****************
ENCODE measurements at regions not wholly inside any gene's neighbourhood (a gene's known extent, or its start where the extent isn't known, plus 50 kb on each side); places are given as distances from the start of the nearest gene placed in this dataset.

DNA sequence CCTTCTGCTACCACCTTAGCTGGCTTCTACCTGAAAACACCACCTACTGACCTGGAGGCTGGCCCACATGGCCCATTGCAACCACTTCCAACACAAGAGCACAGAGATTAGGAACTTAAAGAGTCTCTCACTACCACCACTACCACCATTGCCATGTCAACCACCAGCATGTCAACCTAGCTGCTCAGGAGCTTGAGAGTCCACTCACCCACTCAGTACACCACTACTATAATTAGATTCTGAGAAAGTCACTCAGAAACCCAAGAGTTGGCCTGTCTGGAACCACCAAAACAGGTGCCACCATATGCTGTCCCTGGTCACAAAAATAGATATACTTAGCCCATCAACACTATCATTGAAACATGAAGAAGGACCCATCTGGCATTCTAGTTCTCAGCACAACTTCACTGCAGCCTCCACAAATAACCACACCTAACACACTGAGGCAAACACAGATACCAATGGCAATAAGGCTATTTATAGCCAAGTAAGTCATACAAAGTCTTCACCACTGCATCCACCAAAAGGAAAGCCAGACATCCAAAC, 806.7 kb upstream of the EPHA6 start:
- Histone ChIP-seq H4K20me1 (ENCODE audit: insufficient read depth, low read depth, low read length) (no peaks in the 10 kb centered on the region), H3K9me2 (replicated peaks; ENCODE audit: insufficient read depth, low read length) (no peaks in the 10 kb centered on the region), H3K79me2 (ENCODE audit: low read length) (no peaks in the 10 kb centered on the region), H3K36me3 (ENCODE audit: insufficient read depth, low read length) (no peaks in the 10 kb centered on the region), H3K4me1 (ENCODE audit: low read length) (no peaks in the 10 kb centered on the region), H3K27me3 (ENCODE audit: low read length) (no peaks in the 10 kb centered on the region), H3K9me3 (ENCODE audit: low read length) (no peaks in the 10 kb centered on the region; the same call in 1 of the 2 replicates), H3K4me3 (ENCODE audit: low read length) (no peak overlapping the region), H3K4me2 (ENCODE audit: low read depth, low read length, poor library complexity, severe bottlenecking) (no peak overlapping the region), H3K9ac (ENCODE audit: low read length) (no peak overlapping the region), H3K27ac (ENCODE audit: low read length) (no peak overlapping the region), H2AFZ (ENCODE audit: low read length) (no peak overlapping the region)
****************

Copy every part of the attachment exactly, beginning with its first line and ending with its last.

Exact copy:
ENCODE measurements at regions not wholly inside any gene's neighbourhood (a gene's known extent, or its start where the extent isn't known, plus 50 kb on each side); places are given as distances from the start of the nearest gene placed in this dataset.

DNA sequence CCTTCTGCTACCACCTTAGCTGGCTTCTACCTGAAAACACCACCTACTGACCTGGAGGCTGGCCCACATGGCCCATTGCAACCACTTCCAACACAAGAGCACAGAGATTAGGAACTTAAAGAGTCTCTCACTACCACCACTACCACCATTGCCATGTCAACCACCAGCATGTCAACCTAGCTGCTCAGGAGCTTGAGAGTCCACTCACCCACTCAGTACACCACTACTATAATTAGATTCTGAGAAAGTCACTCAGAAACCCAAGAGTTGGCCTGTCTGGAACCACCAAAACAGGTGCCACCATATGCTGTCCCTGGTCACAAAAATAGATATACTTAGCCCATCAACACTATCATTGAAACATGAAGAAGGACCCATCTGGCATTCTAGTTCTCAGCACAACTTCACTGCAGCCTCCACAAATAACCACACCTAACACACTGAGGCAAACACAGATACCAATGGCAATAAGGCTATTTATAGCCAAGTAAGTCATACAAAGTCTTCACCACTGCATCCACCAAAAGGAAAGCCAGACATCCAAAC, 806.7 kb upstream of the EPHA6 start:
- Histone ChIP-seq H4K20me1 (ENCODE audit: insufficient read depth, low read depth, low read length) (no peaks in the 10 kb centered on the region), H3K9me2 (replicated peaks; ENCODE audit: insufficient read depth, low read length) (no peaks in the 10 kb centered on the region), H3K79me2 (ENCODE audit: low read length) (no peaks in the 10 kb centered on the region), H3K36me3 (ENCODE audit: insufficient read depth, low read length) (no peaks in the 10 kb centered on the region), H3K4me1 (ENCODE audit: low read length) (no peaks in the 10 kb centered on the region), H3K27me3 (ENCODE audit: low read length) (no peaks in the 10 kb centered on the region), H3K9me3 (ENCODE audit: low read length) (no peaks in the 10 kb centered on the region; the same call in 1 of the 2 replicates), H3K4me3 (ENCODE audit: low read length) (no peak overlapping the region), H3K4me2 (ENCODE audit: low read depth, low read length, poor library complexity, severe bottlenecking) (no peak overlapping the region), H3K9ac (ENCODE audit: low read length) (no peak overlapping the region), H3K27ac (ENCODE audit: low read length) (no peak overlapping the region), H2AFZ (ENCODE audit: low read length) (no peak overlapping the region)